After that, they all got used to Connor's camera flashes rather quickly. He seemed to have gotten addicted to it. Not even Connor himself was sure what he intended to do with all of the pictures he'd taken; he'd thought vaguely of putting together a scrapbook, but he was pretty sure that was a girly thing to do. Maybe a photo album, or a portfolio? His dad had several portfolios.

He enjoyed doing it though. As much as he loved the insanity of the anomaly project, the young man who'd always loved weirdness before found the normality of snapping photos oddly comforting. And then there were the reactions he'd gotten from his subjects.

Rex, being a dinosaur, had done nothing more than squawk angrily and fly off - he'd used the flash. Other creatures reacted pretty much the same way.

His human subjects, however, were more interesting. He'd dared to take one of Lester - candid, and he'd tried to prevent the man from finding out about it. It hadn't worked, and he'd been treated to a lecture by the stuffy government agent. (Followed by another one from Claudia, who, while far less stuffy, was a scarier one to face - she tended to lose her temper when lecturing. Apparently, Lester had ranted to her about unprofessionalism in the field team and she wasn't happy about being his sounding board.)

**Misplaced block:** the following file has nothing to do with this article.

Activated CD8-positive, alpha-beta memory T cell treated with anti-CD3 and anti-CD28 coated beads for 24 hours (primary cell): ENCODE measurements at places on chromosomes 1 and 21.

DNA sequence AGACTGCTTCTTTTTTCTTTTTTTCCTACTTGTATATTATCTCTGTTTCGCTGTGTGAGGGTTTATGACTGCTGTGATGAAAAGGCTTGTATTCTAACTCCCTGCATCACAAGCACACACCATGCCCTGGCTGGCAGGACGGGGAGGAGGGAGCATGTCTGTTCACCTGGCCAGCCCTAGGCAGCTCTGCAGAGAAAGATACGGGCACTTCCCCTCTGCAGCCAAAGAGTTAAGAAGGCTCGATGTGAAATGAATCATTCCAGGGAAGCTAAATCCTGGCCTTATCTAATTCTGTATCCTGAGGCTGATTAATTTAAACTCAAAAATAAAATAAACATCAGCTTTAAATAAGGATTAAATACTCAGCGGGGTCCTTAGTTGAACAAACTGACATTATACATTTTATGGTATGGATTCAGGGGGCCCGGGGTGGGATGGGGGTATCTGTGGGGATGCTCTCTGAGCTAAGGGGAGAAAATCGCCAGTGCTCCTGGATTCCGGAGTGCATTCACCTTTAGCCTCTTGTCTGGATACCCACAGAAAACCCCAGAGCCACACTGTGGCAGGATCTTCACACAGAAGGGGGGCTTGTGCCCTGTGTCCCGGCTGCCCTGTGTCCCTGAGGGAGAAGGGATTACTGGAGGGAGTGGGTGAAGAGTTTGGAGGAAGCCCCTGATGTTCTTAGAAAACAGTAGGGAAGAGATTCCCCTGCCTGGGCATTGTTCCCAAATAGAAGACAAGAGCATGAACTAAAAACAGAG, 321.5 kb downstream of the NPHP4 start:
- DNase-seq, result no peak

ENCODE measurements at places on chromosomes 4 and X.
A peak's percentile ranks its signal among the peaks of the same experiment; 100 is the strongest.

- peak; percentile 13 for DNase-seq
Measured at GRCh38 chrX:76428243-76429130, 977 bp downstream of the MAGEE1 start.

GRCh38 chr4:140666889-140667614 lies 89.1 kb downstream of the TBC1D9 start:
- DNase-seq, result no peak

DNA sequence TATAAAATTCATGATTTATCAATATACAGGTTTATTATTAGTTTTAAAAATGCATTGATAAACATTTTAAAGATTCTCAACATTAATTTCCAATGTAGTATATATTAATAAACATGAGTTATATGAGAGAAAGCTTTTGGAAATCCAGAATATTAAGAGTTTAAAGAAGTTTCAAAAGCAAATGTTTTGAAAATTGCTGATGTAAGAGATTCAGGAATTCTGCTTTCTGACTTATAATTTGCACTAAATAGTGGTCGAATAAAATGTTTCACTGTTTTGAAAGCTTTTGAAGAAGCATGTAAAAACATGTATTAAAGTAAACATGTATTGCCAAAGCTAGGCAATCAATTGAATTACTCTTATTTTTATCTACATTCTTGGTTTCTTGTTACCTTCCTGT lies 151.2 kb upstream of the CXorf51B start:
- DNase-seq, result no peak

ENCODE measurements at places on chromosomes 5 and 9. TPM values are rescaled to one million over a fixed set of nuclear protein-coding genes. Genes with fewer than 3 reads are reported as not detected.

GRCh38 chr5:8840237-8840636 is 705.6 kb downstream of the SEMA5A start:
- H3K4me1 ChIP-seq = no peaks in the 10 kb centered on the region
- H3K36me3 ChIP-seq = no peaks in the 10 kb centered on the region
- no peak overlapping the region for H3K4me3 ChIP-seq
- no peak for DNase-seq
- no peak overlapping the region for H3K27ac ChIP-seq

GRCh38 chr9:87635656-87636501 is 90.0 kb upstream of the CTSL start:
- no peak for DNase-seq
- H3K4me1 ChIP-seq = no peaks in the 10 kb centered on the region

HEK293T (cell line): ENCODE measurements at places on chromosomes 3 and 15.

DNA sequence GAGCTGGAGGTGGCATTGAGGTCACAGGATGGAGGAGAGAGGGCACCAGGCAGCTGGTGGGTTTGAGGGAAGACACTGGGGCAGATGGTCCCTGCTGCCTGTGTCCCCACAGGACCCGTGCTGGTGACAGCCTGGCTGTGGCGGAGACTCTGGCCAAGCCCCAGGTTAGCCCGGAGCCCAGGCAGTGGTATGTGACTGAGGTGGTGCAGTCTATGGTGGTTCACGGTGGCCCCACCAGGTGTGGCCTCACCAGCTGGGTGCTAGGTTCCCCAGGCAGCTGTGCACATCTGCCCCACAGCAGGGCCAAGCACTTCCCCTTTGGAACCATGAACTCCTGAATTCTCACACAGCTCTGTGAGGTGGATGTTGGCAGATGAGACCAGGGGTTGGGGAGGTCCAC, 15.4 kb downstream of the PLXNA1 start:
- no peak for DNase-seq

The SAS men mostly took it in their stride. The first time, Ryan had said, "What the hell are you doing, Temple?" After that, though, he just rolled his eyes whenever he saw the student taking out his camera. The other soldiers seemed to think it was funny. Some of them had even paid Connor to get embarrassing photos of another soldier they wanted to harass or even blackmail.

Abby had gotten used to it fairly quickly, probably because he lived with her. All she'd done was threaten him with a slow and painful death if he attempted to take any pictures of her in her underwear or something like that, and then left him to it. Stephen thought it was funny - among other things, he'd been highly amused by Lester's reaction, congratulating Connor on infuriating the man.